Rise of the Machines: Mario Carpo on Robotic Construction
“Rise of the Machines. Mario Carpo on Robotic Construction.” Artforum 58, 7 (2020): 172-79, 235
The text posted here is an early draft, and it is different from the published version. Please only cite from copy in print
When architects and designers started some serious tinkering with computer aided design, in the early 1990s, they soon realized that the computers they used to draw objects on the screen could also serve to fabricate the same objects right away. The integration of computer aided drawing and manufacturing (CAD-CAM) was at the core of digital design theory from the very start, and the machinery for numerically controlled fabrication adopted over time has often been as influential and even inspirational for designers as the software at the core of the computer systems themselves.
Computer controlled (CNC) milling machines were the designers’ tool of choice in the 1990s—a legacy subtractive fabrication technology where a drill moving along a continuous path carves seamless grooves into a solid volume. CNC machines were a perfect match for the new, user-friendly programs for digital streamlining (or spline modeling) that were then coming to market, and this felicitous pairing of software and manufacturing tools accounts for the rise in popularity of the smooth and curvy, continuous lines and surfaces that have marked end-of-millennium global architecture—a style that is now often called parametricism.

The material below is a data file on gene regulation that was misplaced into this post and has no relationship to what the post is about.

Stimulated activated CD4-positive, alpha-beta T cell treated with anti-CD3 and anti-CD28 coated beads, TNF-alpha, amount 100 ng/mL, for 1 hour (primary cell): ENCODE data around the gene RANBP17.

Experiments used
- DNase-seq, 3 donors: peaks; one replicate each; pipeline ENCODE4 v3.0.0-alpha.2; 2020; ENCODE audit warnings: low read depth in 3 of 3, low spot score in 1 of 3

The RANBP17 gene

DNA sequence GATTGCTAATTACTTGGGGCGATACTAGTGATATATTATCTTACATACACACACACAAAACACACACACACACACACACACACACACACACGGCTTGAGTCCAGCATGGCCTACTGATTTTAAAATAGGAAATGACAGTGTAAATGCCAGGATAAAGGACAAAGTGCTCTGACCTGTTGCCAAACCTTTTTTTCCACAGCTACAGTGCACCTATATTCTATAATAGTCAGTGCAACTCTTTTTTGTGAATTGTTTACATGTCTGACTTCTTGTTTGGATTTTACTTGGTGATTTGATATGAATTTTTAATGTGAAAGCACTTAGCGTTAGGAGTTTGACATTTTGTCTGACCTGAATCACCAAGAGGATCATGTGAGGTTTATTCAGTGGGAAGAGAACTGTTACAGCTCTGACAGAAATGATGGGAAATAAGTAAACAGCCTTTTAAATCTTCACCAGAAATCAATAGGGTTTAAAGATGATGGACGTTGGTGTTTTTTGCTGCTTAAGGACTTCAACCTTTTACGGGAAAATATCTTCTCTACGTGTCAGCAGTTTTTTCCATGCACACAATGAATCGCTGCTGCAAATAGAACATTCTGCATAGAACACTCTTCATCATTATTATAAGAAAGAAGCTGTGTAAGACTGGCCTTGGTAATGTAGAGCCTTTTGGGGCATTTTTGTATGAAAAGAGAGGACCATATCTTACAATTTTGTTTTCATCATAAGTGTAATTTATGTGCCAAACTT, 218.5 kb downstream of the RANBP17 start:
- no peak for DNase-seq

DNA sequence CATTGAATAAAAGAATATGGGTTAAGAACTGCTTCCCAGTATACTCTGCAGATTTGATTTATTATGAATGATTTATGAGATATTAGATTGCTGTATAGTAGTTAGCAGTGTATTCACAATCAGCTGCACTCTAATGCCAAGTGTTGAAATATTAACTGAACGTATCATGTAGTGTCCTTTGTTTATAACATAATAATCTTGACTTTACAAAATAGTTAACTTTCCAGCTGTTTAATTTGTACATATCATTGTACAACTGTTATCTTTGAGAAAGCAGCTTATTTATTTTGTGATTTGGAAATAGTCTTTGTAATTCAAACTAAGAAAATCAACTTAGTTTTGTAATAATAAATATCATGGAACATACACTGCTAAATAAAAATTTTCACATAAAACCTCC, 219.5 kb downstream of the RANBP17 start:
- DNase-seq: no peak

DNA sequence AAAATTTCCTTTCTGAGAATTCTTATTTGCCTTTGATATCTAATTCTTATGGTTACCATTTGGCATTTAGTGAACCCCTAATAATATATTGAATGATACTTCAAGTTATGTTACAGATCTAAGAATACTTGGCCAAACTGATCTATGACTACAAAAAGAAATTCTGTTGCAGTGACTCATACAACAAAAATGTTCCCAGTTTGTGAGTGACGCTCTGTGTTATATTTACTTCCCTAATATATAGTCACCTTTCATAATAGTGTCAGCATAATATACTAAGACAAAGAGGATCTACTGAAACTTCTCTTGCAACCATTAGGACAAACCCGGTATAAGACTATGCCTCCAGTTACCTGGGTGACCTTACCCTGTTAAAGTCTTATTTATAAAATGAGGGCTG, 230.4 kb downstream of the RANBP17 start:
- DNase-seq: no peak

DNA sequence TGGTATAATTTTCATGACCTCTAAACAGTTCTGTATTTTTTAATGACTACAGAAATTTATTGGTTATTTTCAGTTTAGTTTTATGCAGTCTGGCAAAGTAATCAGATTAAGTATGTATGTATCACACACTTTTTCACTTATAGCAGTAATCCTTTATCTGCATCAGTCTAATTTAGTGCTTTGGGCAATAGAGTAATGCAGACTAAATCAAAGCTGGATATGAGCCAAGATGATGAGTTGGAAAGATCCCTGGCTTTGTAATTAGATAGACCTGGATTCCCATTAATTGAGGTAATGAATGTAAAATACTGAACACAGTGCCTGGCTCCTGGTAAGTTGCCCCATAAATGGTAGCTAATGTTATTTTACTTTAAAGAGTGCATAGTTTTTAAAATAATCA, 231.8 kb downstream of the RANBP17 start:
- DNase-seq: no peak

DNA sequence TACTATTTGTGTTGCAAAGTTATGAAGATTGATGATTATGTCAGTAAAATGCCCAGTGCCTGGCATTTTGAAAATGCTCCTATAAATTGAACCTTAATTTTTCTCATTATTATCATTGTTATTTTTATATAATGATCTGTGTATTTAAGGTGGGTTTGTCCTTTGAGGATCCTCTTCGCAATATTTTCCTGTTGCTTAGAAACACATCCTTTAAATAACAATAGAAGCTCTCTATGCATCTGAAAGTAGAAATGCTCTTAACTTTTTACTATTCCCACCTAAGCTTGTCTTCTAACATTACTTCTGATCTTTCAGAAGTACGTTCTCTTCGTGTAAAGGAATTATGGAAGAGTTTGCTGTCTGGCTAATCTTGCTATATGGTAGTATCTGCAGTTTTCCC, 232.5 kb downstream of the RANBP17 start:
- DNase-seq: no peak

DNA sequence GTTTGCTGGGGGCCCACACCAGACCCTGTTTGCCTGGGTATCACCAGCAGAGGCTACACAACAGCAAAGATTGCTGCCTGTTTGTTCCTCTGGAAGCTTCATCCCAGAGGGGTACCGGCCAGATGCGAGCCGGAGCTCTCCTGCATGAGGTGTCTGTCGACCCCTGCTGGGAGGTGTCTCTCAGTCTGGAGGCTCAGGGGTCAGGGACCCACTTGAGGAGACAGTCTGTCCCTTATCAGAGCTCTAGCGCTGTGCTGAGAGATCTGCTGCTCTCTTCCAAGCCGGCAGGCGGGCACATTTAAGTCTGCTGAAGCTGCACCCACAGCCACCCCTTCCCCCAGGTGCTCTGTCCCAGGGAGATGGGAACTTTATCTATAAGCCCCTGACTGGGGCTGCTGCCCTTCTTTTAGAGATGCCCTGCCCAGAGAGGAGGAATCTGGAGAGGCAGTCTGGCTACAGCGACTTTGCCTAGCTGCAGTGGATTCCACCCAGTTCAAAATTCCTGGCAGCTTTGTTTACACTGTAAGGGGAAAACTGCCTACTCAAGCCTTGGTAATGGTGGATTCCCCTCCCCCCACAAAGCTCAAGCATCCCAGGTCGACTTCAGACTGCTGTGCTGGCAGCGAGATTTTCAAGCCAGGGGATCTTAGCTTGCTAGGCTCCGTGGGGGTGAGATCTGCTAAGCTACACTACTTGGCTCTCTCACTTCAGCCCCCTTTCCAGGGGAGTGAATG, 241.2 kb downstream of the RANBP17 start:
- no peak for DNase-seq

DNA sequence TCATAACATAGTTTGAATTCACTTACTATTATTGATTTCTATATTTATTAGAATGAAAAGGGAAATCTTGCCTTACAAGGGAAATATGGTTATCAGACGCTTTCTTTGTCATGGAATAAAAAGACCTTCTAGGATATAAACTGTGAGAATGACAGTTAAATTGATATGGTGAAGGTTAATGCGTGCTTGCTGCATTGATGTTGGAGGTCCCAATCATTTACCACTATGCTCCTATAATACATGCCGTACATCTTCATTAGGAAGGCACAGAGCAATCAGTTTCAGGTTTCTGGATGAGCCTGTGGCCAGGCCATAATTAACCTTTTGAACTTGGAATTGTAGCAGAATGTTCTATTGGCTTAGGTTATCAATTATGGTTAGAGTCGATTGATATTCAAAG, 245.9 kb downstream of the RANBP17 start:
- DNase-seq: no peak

However, a few years into the new millennium the rise of 3D printing technologies—both cheap personal desktops and industrial grade machinery—accompanied a significant change of tack in computational theory and design practice: most 3D printers work by materializing small units of printed matter, called voxels; hence the 3D printing of even small and simple objects involves the notation, calculation, and fabrication of a huge number of minuscule, identical boxlike units. At the same time, various “discrete” tools for electronic calculation or simulation, such as Finite Element Analysis, Cellular Automata, and Agent Based Systems, became increasingly popular in the design community. Unlike traditional mathematics, which has developed over time sophisticated strategies to simplify natural phenomena and reduce the number of parameters and variants at play, these new computational tools are designed to deal with extraordinary amounts of unsorted and often meaningless data (now often called Big Data), which today’s electronic computers can process way better than humans ever could. Not surprisingly, signs of this new and increasingly pervasive technical logic soon started to show up in the work of technically driven experimental designers: raw voxels, for example, were often left visible, sometimes ostentatiously, in numbers far exceeding the powers of human calculation, and at resolutions deliberately pushed beyond the thresholds of human perception.